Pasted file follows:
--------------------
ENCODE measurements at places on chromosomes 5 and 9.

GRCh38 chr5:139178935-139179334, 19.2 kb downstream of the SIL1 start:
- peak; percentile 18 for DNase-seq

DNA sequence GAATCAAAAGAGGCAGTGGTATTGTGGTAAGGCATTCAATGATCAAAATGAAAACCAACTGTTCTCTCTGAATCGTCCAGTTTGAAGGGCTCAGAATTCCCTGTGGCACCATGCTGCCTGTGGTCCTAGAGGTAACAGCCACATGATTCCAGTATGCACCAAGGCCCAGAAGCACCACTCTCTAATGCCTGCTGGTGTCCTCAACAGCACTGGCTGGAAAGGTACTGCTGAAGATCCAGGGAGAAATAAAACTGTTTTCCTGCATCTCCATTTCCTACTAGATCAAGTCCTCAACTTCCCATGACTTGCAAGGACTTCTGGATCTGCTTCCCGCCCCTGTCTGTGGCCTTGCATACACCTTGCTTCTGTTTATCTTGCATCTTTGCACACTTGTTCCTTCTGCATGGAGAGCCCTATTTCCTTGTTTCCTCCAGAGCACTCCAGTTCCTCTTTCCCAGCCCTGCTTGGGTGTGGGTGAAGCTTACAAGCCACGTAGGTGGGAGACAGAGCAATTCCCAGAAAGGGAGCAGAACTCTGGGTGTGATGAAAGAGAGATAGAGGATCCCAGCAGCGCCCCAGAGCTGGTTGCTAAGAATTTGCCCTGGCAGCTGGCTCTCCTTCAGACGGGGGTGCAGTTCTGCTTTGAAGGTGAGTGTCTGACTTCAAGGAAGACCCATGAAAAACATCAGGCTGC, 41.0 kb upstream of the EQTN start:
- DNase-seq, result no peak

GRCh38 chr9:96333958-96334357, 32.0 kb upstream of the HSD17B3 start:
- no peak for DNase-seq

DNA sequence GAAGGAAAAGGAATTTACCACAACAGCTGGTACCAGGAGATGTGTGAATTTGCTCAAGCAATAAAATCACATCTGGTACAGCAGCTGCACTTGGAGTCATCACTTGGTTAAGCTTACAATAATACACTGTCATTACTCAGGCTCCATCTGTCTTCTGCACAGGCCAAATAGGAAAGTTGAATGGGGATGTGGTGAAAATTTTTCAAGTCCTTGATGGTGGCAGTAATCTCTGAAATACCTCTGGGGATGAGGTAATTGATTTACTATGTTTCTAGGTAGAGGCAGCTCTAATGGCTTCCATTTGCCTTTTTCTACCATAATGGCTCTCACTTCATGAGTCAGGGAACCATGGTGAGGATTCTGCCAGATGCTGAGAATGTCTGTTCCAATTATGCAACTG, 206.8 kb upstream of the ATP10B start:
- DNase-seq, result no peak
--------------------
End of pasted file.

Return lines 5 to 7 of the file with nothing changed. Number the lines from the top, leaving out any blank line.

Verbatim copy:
- DNase-seq, result no peak

GRCh38 chr9:96333958-96334357, 32.0 kb upstream of the HSD17B3 start:
- no peak for DNase-seq